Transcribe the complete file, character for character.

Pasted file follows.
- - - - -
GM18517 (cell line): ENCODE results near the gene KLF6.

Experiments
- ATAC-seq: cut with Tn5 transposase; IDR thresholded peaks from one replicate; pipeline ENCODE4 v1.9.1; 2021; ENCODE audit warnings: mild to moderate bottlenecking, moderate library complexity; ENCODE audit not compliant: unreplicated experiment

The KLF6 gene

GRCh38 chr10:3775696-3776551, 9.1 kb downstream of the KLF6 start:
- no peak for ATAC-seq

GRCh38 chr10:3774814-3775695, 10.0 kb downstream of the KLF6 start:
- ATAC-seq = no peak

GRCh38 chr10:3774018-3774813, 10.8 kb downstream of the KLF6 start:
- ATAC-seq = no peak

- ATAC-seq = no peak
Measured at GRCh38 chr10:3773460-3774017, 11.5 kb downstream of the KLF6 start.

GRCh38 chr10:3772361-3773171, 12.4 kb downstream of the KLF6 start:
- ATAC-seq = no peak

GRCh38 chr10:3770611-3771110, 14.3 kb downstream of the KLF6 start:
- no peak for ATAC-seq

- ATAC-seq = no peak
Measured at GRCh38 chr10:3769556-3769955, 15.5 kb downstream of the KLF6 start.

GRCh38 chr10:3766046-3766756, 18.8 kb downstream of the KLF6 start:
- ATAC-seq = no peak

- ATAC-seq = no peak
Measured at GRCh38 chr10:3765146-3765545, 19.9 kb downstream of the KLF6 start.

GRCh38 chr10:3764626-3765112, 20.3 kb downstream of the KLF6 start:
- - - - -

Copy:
GM18517 (cell line): ENCODE results near the gene KLF6.

Experiments
- ATAC-seq: cut with Tn5 transposase; IDR thresholded peaks from one replicate; pipeline ENCODE4 v1.9.1; 2021; ENCODE audit warnings: mild to moderate bottlenecking, moderate library complexity; ENCODE audit not compliant: unreplicated experiment

The KLF6 gene

GRCh38 chr10:3775696-3776551, 9.1 kb downstream of the KLF6 start:
- no peak for ATAC-seq

GRCh38 chr10:3774814-3775695, 10.0 kb downstream of the KLF6 start:
- ATAC-seq = no peak

GRCh38 chr10:3774018-3774813, 10.8 kb downstream of the KLF6 start:
- ATAC-seq = no peak

- ATAC-seq = no peak
Measured at GRCh38 chr10:3773460-3774017, 11.5 kb downstream of the KLF6 start.

GRCh38 chr10:3772361-3773171, 12.4 kb downstream of the KLF6 start:
- ATAC-seq = no peak

GRCh38 chr10:3770611-3771110, 14.3 kb downstream of the KLF6 start:
- no peak for ATAC-seq

- ATAC-seq = no peak
Measured at GRCh38 chr10:3769556-3769955, 15.5 kb downstream of the KLF6 start.

GRCh38 chr10:3766046-3766756, 18.8 kb downstream of the KLF6 start:
- ATAC-seq = no peak

- ATAC-seq = no peak
Measured at GRCh38 chr10:3765146-3765545, 19.9 kb downstream of the KLF6 start.

GRCh38 chr10:3764626-3765112, 20.3 kb downstream of the KLF6 start: